The Big Link-up
To round off our anniversary season there was a special day of broadcasting based around the theme of "Free to Speak".
To celebrate the 75th anniversary of BBC World Service, we were:
The interactive radio programme World Have Your Say brought together some of the world's most controversial figures to talk about freedom of speech in front of a live audience.
Here are some of the highlights...
Listen to Helen Boaden's audio journey
How technology affects media
During the season we've been talking about freedom of speech and the way attitudes to it have changed in the 75 years since BBC radio began to broadcast internationally. Technology was changing in 1932: a basic form of TV already existed and each medium was to alter journalism and even politics. Then came the internet, which many saw as a valuable new window on the world. But while some argue that the web strengthens democratic debate, others believe it threatens to do it real damage.
Listen to Vincent Dowd's report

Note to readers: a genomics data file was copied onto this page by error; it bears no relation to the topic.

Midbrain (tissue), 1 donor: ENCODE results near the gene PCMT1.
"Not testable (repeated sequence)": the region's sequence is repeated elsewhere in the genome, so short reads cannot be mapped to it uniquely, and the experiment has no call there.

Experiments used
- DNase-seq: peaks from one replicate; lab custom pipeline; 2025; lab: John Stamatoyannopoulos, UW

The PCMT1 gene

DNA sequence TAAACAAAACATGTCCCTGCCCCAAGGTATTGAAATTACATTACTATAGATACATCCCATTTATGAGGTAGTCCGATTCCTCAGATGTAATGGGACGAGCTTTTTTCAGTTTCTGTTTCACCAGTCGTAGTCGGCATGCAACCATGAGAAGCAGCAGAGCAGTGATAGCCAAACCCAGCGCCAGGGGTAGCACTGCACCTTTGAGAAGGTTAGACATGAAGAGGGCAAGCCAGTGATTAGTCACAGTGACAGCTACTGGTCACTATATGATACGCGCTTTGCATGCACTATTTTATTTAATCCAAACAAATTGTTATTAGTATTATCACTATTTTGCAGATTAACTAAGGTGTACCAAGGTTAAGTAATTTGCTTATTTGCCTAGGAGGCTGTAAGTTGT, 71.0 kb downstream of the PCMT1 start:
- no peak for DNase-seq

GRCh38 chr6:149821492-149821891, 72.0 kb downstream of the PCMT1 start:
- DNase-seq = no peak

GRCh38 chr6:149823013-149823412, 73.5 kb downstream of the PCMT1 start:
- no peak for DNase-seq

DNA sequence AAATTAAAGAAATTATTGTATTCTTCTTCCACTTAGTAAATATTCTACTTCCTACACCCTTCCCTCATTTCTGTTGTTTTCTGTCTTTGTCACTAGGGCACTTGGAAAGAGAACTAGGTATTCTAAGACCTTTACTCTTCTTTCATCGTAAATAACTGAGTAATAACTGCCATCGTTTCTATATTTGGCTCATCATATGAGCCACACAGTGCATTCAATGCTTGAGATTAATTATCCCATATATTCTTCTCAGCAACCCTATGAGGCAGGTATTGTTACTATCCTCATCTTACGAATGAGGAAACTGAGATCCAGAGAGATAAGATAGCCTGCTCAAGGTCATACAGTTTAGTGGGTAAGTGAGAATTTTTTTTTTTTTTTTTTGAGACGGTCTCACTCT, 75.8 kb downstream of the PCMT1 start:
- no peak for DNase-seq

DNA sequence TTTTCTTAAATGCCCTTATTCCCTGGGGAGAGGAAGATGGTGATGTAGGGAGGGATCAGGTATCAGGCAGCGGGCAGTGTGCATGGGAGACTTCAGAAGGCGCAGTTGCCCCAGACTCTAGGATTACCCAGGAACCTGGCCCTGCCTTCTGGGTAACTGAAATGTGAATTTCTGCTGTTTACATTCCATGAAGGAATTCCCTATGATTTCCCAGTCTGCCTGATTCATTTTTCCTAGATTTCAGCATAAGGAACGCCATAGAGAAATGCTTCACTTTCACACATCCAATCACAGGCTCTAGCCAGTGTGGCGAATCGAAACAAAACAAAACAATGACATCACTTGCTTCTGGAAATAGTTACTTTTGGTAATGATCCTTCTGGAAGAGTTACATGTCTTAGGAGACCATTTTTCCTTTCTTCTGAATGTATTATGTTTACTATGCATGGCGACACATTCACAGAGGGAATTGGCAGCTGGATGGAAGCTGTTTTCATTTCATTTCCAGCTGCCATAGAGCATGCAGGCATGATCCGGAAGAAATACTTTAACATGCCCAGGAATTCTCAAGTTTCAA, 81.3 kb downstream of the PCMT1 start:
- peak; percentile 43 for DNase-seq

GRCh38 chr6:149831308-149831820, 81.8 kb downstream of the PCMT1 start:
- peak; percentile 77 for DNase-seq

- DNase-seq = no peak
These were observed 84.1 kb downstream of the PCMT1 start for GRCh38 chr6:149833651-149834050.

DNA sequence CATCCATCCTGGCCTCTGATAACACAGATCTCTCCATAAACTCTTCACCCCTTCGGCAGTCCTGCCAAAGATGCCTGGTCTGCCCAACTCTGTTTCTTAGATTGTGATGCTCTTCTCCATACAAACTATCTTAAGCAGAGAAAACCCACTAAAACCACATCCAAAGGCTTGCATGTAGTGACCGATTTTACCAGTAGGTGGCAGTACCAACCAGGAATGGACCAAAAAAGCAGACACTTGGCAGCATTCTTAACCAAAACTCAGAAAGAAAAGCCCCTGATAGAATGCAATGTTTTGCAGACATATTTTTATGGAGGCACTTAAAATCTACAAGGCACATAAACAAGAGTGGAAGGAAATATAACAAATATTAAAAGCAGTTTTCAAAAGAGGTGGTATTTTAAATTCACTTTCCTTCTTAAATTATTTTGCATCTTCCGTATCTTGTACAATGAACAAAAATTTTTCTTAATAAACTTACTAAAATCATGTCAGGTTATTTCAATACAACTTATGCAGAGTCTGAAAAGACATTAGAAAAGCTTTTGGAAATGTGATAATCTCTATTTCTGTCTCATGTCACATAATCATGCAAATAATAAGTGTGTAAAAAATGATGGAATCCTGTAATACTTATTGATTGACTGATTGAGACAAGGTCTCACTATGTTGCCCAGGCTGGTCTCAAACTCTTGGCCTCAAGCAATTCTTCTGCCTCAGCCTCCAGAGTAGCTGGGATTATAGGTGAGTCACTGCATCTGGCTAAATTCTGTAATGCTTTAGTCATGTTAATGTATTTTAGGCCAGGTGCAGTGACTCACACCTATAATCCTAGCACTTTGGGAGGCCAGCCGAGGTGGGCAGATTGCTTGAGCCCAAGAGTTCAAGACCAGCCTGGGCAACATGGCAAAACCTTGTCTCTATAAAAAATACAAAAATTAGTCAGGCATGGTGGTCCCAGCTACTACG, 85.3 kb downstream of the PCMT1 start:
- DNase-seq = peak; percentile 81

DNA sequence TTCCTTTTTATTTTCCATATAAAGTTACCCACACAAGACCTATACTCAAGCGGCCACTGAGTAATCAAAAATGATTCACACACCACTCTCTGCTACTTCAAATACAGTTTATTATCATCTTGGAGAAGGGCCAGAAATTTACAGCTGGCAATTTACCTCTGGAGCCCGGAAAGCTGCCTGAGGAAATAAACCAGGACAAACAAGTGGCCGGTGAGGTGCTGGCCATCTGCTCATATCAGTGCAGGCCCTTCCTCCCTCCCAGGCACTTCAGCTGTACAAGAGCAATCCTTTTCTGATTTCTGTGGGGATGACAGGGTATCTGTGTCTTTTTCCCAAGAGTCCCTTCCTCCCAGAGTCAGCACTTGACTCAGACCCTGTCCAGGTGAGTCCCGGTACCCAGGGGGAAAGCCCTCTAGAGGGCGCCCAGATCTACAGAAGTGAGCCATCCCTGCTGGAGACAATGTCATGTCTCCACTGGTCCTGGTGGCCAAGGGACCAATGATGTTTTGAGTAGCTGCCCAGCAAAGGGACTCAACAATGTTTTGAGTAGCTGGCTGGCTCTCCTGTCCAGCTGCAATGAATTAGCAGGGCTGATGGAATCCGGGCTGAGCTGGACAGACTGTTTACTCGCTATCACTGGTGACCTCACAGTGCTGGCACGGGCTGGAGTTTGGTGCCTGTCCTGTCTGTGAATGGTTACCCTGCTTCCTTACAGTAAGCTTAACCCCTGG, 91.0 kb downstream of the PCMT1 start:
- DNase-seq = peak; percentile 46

Linkups from Kenya and Hong Kong
Listen to Caroline Duffield reporting on how the World Today has been broadcasting from inside Kenya and Hong Kong - asking whether people there are truly free to speak.
Listen to Caroline Duffield
Lebanon's free media
Lebanon has a well-developed, and diverse media. It was the first Arab country to permit private television and radio stations and the organisation, Reporters Without Borders, says Lebanon's media is more free than anywhere else in the Arab world. However, many leading journalists - much like politicians - have been assassinated for expressing their views.
Yolande Knell reports
In Australia, the country's leading TV satirists have been exploring the fine line of freedom of speech - occasionally crossing it and winning both praise and criticism. They're called the Chasers, and as the title of their TV show proclaims, they've declared War on Everything. The BBC's Nick Bryant went to meet one of the members of the Chasers.
Listen to Nick Bryant's report
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